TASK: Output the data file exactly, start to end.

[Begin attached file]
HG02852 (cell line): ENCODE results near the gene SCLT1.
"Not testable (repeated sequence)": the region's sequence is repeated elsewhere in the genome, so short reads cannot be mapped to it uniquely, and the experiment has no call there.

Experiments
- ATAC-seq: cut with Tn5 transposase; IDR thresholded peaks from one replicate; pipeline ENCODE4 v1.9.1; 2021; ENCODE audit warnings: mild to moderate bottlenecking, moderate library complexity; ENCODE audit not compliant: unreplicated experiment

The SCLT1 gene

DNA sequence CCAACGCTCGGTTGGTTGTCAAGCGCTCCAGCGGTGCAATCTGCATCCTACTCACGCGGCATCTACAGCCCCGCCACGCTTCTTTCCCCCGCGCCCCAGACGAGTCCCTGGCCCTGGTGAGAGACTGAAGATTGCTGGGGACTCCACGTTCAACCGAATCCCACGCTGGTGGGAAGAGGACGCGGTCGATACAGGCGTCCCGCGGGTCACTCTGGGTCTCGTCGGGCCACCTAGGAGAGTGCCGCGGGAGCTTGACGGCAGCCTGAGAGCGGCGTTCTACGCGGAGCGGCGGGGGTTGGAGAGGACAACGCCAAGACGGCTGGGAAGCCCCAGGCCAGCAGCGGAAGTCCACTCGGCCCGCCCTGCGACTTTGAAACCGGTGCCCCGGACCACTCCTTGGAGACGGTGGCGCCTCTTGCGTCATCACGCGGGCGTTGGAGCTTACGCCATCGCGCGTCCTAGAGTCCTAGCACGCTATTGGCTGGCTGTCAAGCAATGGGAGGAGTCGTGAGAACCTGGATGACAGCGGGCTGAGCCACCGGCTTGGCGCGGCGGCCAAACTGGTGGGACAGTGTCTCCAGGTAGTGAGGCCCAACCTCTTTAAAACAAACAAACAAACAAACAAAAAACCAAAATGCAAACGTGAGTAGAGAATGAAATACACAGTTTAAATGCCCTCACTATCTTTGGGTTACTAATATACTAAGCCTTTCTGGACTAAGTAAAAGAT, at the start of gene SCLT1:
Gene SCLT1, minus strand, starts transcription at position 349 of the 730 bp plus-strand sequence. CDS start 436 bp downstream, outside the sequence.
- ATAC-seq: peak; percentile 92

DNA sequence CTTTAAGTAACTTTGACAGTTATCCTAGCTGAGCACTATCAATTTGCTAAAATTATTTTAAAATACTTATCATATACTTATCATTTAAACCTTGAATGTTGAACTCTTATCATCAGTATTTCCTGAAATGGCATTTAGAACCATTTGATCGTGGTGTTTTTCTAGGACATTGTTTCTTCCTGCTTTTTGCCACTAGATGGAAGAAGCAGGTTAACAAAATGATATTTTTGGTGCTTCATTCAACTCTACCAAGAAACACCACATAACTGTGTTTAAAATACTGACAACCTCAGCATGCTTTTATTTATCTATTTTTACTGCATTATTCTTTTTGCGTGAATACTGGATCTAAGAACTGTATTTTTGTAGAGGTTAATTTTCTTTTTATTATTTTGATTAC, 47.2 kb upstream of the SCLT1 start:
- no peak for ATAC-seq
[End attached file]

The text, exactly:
HG02852 (cell line): ENCODE results near the gene SCLT1.
"Not testable (repeated sequence)": the region's sequence is repeated elsewhere in the genome, so short reads cannot be mapped to it uniquely, and the experiment has no call there.

Experiments
- ATAC-seq: cut with Tn5 transposase; IDR thresholded peaks from one replicate; pipeline ENCODE4 v1.9.1; 2021; ENCODE audit warnings: mild to moderate bottlenecking, moderate library complexity; ENCODE audit not compliant: unreplicated experiment

The SCLT1 gene

DNA sequence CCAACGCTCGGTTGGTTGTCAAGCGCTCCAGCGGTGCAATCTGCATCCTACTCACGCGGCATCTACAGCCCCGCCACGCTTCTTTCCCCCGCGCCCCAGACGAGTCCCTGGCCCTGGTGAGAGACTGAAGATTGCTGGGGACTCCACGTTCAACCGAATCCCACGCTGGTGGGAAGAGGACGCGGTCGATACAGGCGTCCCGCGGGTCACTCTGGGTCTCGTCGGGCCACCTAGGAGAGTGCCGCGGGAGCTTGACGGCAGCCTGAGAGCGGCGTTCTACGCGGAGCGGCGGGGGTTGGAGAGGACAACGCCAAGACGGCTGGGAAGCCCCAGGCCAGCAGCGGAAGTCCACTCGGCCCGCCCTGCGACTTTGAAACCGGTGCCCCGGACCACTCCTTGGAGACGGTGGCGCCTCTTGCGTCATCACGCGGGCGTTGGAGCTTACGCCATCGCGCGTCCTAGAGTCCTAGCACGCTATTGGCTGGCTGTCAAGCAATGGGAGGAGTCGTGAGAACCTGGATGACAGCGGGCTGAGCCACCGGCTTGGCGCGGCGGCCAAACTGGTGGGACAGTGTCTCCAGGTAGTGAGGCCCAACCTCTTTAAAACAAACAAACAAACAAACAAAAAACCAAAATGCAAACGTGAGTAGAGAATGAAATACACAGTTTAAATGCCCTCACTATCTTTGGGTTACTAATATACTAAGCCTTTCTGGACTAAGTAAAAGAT, at the start of gene SCLT1:
Gene SCLT1, minus strand, starts transcription at position 349 of the 730 bp plus-strand sequence. CDS start 436 bp downstream, outside the sequence.
- ATAC-seq: peak; percentile 92

DNA sequence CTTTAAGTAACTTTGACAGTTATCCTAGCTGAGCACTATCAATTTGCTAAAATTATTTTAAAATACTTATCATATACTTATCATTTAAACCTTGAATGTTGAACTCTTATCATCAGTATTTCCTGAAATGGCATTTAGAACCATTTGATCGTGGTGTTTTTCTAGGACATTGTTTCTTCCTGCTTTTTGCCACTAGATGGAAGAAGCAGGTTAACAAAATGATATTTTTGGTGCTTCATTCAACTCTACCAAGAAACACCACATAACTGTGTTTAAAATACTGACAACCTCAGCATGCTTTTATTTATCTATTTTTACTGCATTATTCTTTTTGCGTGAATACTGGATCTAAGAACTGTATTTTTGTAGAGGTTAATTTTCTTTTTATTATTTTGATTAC, 47.2 kb upstream of the SCLT1 start:
- no peak for ATAC-seq